print
print

Singapore Eases Antimicrobial Restrictions, but Issue is a Growing Concern for U.S. Meat Industry

Singapore's Imports of U.S. beef, pork and poultry Earlier this year, Singapore implemented broad restrictions on the use of antimicrobial agents for all meat and poultry imports. The regulations limit antimicrobial use to the following eight products:
  1. Acetic acid
  2. Blend of lactic acid, citric acid and potassium hydroxide
  3. Ammonium hydroxide
  4. Citric and Hydrochloric acid solution adjusted to pH 0.5-2
  5. Lactic acid
  6. Sodium hypochlorite
  7. Calcium hypochlorite
  8. Peroxyacetic acid

This week Singapore exempted processed meat and poultry products from its antimicrobial restrictions, but retained the policy for fresh meat and poultry imports. USMEF is still trying to determine if the restrictions still apply to raw materials used for processing.

“The exemption for processed meat products is a step in the right direction,” said USMEF Technical Services Manager Travis Arp. “We are hopeful that Singapore also intends to exempt raw materials used to produce processed meats, but we don’t yet have a definitive answer on that issue. Exempting raw materials would expand the buying ability of Singapore’s meat processors and reopen some important business opportunities for U.S. exporters.”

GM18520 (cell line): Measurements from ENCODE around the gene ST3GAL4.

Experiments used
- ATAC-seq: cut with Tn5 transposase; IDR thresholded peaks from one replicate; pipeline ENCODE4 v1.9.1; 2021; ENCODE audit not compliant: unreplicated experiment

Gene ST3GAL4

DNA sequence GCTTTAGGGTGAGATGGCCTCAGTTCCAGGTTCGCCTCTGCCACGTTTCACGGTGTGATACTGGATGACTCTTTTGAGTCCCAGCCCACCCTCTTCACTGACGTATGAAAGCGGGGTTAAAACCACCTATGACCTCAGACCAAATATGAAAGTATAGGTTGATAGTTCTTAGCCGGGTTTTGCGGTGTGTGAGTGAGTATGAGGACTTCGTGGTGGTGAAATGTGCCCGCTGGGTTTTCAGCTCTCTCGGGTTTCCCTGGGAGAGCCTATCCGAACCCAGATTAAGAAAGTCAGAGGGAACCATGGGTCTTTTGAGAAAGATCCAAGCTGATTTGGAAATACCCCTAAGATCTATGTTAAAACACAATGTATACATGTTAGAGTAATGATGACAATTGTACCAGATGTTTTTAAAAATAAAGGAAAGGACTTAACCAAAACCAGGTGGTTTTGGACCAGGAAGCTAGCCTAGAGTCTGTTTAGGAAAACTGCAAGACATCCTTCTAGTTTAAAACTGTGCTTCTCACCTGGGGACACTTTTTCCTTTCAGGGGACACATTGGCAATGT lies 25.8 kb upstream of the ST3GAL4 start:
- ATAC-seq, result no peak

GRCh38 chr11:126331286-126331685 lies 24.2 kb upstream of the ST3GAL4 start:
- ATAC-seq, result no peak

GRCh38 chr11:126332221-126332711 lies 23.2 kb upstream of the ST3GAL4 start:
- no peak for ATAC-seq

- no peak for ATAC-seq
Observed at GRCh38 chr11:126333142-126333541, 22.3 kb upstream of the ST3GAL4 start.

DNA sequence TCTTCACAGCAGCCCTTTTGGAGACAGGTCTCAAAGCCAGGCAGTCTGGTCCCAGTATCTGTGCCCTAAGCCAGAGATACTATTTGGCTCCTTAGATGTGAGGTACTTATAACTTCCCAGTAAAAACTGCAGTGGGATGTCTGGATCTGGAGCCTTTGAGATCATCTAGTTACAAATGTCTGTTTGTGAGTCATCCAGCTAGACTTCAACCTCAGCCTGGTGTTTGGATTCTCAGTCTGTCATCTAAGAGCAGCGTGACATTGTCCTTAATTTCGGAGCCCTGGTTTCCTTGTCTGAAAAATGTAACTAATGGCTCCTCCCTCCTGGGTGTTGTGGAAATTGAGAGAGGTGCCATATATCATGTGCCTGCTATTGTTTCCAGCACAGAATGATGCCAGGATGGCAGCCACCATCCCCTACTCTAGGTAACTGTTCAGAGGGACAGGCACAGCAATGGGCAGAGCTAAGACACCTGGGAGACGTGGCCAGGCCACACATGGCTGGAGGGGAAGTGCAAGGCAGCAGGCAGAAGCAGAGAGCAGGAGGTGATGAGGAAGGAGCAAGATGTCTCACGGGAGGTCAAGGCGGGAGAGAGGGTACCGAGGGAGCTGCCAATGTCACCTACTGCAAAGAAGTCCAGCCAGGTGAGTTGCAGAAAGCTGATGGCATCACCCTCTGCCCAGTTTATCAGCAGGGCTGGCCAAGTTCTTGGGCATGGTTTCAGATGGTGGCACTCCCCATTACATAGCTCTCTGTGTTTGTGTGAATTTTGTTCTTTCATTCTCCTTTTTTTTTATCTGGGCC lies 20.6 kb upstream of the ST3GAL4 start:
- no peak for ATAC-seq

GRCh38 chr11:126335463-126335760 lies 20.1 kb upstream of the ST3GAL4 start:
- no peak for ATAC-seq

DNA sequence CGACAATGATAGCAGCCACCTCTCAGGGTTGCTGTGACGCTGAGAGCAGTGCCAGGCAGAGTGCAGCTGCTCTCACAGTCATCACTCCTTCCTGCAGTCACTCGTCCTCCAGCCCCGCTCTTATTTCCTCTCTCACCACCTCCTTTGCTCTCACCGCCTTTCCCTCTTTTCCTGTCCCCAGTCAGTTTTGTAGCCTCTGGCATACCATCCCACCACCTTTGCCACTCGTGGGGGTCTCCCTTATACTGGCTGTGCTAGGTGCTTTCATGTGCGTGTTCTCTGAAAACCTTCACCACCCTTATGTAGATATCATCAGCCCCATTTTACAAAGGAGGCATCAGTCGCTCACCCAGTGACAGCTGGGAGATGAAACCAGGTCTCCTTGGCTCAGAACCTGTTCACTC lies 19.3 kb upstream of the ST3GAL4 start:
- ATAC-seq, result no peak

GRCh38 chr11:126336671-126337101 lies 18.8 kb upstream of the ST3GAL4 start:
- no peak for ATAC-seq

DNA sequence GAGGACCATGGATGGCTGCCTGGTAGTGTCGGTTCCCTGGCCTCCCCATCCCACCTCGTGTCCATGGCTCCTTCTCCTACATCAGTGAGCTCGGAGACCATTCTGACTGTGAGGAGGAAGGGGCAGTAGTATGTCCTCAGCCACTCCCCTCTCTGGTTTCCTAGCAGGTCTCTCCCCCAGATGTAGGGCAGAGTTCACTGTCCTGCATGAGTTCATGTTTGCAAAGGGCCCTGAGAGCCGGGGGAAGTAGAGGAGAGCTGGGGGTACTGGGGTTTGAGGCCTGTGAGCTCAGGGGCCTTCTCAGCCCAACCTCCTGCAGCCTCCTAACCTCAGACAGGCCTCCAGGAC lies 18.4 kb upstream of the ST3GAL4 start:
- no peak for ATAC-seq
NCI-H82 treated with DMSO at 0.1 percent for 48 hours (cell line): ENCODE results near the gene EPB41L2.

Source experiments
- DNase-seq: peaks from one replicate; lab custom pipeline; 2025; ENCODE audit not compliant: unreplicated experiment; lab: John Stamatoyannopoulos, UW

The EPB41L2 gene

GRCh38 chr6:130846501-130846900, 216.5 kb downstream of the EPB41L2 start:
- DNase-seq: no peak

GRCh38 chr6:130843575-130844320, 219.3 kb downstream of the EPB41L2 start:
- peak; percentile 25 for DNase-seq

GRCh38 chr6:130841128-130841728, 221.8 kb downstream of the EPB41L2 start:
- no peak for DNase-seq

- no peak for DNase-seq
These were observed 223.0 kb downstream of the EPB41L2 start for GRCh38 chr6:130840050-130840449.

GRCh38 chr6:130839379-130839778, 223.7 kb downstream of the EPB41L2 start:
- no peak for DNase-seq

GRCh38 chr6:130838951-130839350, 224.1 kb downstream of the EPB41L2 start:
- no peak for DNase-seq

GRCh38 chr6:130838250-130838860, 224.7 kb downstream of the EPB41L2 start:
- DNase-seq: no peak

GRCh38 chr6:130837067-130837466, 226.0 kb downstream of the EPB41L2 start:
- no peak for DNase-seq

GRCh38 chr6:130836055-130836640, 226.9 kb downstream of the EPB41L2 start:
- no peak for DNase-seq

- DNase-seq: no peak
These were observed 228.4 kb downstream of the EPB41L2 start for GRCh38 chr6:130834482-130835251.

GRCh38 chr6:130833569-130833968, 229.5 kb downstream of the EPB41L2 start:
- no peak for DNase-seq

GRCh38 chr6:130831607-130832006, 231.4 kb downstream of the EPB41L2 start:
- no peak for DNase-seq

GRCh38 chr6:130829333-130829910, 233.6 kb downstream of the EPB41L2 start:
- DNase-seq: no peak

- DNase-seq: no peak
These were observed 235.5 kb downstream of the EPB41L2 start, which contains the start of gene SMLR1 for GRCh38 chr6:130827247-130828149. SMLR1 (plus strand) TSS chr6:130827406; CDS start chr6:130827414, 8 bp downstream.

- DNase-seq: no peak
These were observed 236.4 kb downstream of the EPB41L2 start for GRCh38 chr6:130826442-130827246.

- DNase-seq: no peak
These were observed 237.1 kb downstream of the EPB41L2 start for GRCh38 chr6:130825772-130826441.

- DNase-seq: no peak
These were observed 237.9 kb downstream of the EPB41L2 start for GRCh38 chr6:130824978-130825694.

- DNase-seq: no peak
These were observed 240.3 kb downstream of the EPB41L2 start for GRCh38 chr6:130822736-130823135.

Arp explained that with the exception of the European Union, Singapore’s policies on antimicrobial use are the most restrictive in the world. It is currently the only non-EU market in which antimicrobial restrictions create obstacles for U.S. exporters – and these obstacles are severe enough to prevent many packers from serving Singapore.

“The inability to use acidified sodium chlorite, which is widely used in both the red meat and poultry industries, is a major setback for U.S. companies,” he said. “We are also concerned about other widely utilized compounds that must be discontinued by any company exporting to Singapore. These products are so critical to food safety that many packers would rather exit the market than stop using them.”

While the U.S. industry currently faces few restrictions in the international marketplace, antimicrobial policies are a growing concern and an area that USMEF is monitoring carefully.

“There is certainly a heightened level of concern about regulators from larger markets exploring new restrictions on antimicrobial agents,” Arp said. “It is important that we convey to our trading partners that these products are not only safe to use, but also have considerable food safety benefits. Restricting their use only increases consumers’ meat costs and does nothing to improve food safety.”